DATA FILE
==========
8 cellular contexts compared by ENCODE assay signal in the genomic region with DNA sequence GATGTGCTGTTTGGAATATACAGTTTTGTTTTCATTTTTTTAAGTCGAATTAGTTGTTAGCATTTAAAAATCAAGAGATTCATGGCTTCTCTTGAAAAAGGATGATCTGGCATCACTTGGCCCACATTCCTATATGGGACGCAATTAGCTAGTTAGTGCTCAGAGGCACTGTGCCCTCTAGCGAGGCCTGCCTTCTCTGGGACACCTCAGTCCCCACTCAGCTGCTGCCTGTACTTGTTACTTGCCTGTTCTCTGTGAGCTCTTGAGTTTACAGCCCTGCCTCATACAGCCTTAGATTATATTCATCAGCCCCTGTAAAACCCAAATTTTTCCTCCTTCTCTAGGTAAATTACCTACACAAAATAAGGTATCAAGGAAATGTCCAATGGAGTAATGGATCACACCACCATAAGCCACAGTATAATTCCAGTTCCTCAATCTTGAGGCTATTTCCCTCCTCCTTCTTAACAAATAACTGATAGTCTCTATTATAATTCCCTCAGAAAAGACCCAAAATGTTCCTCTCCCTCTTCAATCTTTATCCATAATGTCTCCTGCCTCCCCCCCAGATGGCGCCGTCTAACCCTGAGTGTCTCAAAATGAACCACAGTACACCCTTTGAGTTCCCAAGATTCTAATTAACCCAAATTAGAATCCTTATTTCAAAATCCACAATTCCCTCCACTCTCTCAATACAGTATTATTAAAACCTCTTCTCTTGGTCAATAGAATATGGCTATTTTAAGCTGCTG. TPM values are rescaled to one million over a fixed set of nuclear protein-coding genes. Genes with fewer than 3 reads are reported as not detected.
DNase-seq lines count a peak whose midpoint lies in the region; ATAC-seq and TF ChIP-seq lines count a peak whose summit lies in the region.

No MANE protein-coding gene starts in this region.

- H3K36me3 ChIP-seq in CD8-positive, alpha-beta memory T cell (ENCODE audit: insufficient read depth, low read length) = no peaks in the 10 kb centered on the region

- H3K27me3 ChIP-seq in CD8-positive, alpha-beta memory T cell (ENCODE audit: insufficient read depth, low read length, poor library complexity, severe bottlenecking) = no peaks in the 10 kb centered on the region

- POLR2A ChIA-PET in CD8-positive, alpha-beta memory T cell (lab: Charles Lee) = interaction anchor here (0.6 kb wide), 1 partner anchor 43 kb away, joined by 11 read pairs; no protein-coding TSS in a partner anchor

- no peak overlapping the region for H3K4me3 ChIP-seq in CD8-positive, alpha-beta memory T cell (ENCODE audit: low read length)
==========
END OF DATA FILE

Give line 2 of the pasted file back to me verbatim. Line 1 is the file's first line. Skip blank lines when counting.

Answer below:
DNase-seq lines count a peak whose midpoint lies in the region; ATAC-seq and TF ChIP-seq lines count a peak whose summit lies in the region.